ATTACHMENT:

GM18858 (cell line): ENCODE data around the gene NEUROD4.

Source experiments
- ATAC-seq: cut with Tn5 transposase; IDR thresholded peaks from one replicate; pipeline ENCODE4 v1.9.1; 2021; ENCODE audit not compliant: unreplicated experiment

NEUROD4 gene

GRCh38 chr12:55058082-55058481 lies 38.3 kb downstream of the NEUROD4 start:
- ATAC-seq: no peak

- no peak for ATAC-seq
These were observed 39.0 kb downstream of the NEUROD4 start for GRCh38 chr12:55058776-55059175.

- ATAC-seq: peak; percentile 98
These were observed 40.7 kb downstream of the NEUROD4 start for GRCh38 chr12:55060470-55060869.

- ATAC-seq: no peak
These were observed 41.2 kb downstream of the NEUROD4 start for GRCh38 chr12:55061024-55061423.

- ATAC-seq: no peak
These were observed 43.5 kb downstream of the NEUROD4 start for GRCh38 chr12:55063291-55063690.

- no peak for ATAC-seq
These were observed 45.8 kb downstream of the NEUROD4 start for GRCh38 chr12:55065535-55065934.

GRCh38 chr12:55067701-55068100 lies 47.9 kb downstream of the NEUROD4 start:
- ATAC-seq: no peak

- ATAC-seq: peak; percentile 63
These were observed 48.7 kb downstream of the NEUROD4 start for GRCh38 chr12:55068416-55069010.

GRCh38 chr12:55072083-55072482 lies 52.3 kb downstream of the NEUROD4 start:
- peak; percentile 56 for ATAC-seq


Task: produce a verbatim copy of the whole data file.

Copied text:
GM18858 (cell line): ENCODE data around the gene NEUROD4.

Source experiments
- ATAC-seq: cut with Tn5 transposase; IDR thresholded peaks from one replicate; pipeline ENCODE4 v1.9.1; 2021; ENCODE audit not compliant: unreplicated experiment

NEUROD4 gene

GRCh38 chr12:55058082-55058481 lies 38.3 kb downstream of the NEUROD4 start:
- ATAC-seq: no peak

- no peak for ATAC-seq
These were observed 39.0 kb downstream of the NEUROD4 start for GRCh38 chr12:55058776-55059175.

- ATAC-seq: peak; percentile 98
These were observed 40.7 kb downstream of the NEUROD4 start for GRCh38 chr12:55060470-55060869.

- ATAC-seq: no peak
These were observed 41.2 kb downstream of the NEUROD4 start for GRCh38 chr12:55061024-55061423.

- ATAC-seq: no peak
These were observed 43.5 kb downstream of the NEUROD4 start for GRCh38 chr12:55063291-55063690.

- no peak for ATAC-seq
These were observed 45.8 kb downstream of the NEUROD4 start for GRCh38 chr12:55065535-55065934.

GRCh38 chr12:55067701-55068100 lies 47.9 kb downstream of the NEUROD4 start:
- ATAC-seq: no peak

- ATAC-seq: peak; percentile 63
These were observed 48.7 kb downstream of the NEUROD4 start for GRCh38 chr12:55068416-55069010.

GRCh38 chr12:55072083-55072482 lies 52.3 kb downstream of the NEUROD4 start:
- peak; percentile 56 for ATAC-seq